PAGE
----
This past Sunday, New York Times columnist and Pulitzer Prize winner Nicholas Kristof delivered Syracuse University’s 2013 Commencement Address. I was lucky enough to hear him as the 2011 Junior League Annual Conference keynote speaker almost exactly two years ago. (Really. Nearly to the day.)
(I realize I’ve previously written about some of Mr. Kristof’s central messages - whether embedded in select Times columns or in other universities’ and colleges’ commencement addresses before, for both my own blog and that of the Junior League of Syracuse - so, please, forgive the repetition.)
After reading the transcript of the address, I was struck by the similarity to what I recalled hearing in Philadephia two years ago. Sure, the stories and vignettes were different, but the fundamental messages were the same. So what did Mr. Kristof relay to SU gradates?
“Talent is universal and opportunity is not.” Coincidentally, my husband Chris and I were talking about this very thing Sunday morning, just a few hours before Mr. Kristof gave his speech. Our country is the land of opportunity. In the words of Mr. Kristof, “…we have all benefited from opportunities that others extended to us.” We all have a responsibility to pay it forward, some way, somehow.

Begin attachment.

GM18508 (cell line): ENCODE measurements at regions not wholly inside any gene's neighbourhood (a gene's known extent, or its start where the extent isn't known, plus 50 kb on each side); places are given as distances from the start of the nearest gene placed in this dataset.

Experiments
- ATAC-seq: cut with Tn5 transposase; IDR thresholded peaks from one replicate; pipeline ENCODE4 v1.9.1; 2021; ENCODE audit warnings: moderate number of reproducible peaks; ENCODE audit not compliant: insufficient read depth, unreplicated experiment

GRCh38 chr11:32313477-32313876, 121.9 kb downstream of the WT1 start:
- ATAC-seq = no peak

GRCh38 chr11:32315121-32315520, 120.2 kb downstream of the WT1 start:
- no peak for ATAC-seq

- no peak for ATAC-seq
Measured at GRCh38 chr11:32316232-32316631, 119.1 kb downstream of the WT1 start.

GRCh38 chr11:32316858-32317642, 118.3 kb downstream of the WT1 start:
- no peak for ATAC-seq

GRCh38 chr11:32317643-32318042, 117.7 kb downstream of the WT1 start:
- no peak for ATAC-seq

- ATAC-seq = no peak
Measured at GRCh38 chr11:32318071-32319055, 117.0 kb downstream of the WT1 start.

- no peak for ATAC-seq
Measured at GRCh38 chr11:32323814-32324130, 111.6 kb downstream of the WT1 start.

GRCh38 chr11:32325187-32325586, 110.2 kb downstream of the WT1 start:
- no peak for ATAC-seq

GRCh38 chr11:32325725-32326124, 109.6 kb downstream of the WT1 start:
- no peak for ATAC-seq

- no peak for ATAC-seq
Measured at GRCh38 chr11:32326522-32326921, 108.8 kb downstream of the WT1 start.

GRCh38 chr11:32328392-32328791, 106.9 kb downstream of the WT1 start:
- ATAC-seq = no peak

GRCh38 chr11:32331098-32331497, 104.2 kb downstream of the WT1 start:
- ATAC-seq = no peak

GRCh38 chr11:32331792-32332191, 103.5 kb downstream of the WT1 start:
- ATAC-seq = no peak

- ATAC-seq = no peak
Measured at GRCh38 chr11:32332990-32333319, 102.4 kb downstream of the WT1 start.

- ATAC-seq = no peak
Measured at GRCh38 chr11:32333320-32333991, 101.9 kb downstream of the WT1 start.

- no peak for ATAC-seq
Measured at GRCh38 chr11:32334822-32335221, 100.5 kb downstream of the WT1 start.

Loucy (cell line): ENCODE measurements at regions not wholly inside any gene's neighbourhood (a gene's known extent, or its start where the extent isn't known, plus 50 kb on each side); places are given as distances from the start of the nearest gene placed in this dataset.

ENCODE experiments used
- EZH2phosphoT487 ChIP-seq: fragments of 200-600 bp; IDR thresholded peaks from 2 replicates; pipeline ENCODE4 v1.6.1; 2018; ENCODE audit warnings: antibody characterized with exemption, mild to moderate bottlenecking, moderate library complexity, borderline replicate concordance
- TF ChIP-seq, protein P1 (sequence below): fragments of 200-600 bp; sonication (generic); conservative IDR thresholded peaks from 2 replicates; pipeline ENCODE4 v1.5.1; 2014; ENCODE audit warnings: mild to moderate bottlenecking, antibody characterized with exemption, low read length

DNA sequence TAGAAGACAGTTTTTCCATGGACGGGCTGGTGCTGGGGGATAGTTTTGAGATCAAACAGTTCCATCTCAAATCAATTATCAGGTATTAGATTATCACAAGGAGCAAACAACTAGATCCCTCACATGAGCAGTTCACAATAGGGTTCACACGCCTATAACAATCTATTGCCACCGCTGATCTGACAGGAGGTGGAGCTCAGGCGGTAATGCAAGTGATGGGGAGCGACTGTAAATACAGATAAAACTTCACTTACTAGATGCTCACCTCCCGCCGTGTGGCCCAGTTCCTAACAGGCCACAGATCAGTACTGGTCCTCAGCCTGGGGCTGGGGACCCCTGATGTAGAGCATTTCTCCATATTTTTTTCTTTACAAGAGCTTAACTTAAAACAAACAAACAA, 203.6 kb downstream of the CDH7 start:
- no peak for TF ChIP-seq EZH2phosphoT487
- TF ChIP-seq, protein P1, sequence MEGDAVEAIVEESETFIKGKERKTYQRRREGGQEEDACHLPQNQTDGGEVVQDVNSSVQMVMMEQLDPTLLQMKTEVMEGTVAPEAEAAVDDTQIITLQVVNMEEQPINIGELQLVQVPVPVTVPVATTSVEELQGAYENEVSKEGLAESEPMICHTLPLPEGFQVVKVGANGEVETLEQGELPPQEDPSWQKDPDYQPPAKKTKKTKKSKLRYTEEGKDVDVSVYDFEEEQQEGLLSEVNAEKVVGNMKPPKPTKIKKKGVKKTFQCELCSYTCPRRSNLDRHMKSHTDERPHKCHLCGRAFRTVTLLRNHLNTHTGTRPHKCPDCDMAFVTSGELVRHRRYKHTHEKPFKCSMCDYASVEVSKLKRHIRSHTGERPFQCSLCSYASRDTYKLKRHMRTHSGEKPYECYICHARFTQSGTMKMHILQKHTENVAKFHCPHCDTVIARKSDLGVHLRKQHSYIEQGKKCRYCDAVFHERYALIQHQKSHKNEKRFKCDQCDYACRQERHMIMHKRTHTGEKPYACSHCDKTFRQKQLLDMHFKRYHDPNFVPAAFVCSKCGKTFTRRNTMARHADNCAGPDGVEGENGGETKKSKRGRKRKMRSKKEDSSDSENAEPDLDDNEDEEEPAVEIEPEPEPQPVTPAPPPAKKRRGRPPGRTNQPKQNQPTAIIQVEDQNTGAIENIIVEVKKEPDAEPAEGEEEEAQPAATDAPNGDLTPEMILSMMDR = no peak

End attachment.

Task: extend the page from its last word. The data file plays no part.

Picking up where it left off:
This could come in the form of making a financial contribution to a not-for-profit organization; volunteering at a local food pantry, shelter (human or animal, take your pick), or <insert your favorite social/educational/faith-based charity of choice here>; or helping a neighbor in need. The “what” and “how” aren’t as important as simply contributing to something larger than yourself.
See, here’s the thing. By helping others, you help yourself. Mr. Kristof calls this the “selfishness of altuism.” Yes, you read correctly: “selfishness,” not “selflessness.”
Because as Mr. Kristof says, “The blunt truth is that all our efforts to help other people have a pretty mixed record of success. But they have this almost perfect record of helping ourselves.“ There have even been studies supporting the linkages between generosity and social engagement with emotional and physical health.
Do something. Help others. Help yourself.
“Help Wanted” image from Flickr user Thewmatt.